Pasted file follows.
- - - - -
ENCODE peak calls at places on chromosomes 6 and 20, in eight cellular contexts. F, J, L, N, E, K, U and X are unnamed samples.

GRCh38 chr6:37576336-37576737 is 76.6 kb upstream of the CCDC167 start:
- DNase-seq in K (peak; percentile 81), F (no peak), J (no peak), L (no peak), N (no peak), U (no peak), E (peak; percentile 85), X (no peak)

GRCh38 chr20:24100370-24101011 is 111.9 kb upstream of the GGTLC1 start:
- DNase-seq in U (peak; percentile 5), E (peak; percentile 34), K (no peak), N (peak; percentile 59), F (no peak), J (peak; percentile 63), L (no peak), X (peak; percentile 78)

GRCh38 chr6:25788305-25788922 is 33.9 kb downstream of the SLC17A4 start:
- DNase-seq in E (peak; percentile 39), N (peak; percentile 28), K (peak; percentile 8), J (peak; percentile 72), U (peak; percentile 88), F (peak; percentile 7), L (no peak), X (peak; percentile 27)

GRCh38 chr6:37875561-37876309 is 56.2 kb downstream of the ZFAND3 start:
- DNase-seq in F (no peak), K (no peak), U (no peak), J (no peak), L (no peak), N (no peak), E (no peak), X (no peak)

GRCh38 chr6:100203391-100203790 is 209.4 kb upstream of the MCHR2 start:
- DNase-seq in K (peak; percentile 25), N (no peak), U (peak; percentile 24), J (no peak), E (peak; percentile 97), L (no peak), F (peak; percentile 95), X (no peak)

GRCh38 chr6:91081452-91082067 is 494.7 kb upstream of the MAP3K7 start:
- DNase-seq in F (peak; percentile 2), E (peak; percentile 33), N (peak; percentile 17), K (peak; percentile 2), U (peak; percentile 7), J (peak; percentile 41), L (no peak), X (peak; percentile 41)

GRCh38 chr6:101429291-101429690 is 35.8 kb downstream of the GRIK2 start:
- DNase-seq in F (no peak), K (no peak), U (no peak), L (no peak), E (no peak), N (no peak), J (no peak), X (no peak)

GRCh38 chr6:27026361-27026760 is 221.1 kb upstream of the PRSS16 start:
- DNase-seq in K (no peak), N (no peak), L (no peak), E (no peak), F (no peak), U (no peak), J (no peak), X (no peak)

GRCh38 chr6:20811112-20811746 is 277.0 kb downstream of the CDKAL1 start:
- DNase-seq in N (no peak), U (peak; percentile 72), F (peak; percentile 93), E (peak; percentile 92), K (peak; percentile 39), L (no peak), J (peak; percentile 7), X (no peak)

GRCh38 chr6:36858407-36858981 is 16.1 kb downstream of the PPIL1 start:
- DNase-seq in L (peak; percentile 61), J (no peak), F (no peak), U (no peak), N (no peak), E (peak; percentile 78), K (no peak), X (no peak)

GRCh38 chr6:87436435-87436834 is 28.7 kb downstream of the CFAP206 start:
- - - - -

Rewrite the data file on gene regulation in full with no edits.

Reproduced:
ENCODE peak calls at places on chromosomes 6 and 20, in eight cellular contexts. F, J, L, N, E, K, U and X are unnamed samples.

GRCh38 chr6:37576336-37576737 is 76.6 kb upstream of the CCDC167 start:
- DNase-seq in K (peak; percentile 81), F (no peak), J (no peak), L (no peak), N (no peak), U (no peak), E (peak; percentile 85), X (no peak)

GRCh38 chr20:24100370-24101011 is 111.9 kb upstream of the GGTLC1 start:
- DNase-seq in U (peak; percentile 5), E (peak; percentile 34), K (no peak), N (peak; percentile 59), F (no peak), J (peak; percentile 63), L (no peak), X (peak; percentile 78)

GRCh38 chr6:25788305-25788922 is 33.9 kb downstream of the SLC17A4 start:
- DNase-seq in E (peak; percentile 39), N (peak; percentile 28), K (peak; percentile 8), J (peak; percentile 72), U (peak; percentile 88), F (peak; percentile 7), L (no peak), X (peak; percentile 27)

GRCh38 chr6:37875561-37876309 is 56.2 kb downstream of the ZFAND3 start:
- DNase-seq in F (no peak), K (no peak), U (no peak), J (no peak), L (no peak), N (no peak), E (no peak), X (no peak)

GRCh38 chr6:100203391-100203790 is 209.4 kb upstream of the MCHR2 start:
- DNase-seq in K (peak; percentile 25), N (no peak), U (peak; percentile 24), J (no peak), E (peak; percentile 97), L (no peak), F (peak; percentile 95), X (no peak)

GRCh38 chr6:91081452-91082067 is 494.7 kb upstream of the MAP3K7 start:
- DNase-seq in F (peak; percentile 2), E (peak; percentile 33), N (peak; percentile 17), K (peak; percentile 2), U (peak; percentile 7), J (peak; percentile 41), L (no peak), X (peak; percentile 41)

GRCh38 chr6:101429291-101429690 is 35.8 kb downstream of the GRIK2 start:
- DNase-seq in F (no peak), K (no peak), U (no peak), L (no peak), E (no peak), N (no peak), J (no peak), X (no peak)

GRCh38 chr6:27026361-27026760 is 221.1 kb upstream of the PRSS16 start:
- DNase-seq in K (no peak), N (no peak), L (no peak), E (no peak), F (no peak), U (no peak), J (no peak), X (no peak)

GRCh38 chr6:20811112-20811746 is 277.0 kb downstream of the CDKAL1 start:
- DNase-seq in N (no peak), U (peak; percentile 72), F (peak; percentile 93), E (peak; percentile 92), K (peak; percentile 39), L (no peak), J (peak; percentile 7), X (no peak)

GRCh38 chr6:36858407-36858981 is 16.1 kb downstream of the PPIL1 start:
- DNase-seq in L (peak; percentile 61), J (no peak), F (no peak), U (no peak), N (no peak), E (peak; percentile 78), K (no peak), X (no peak)

GRCh38 chr6:87436435-87436834 is 28.7 kb downstream of the CFAP206 start: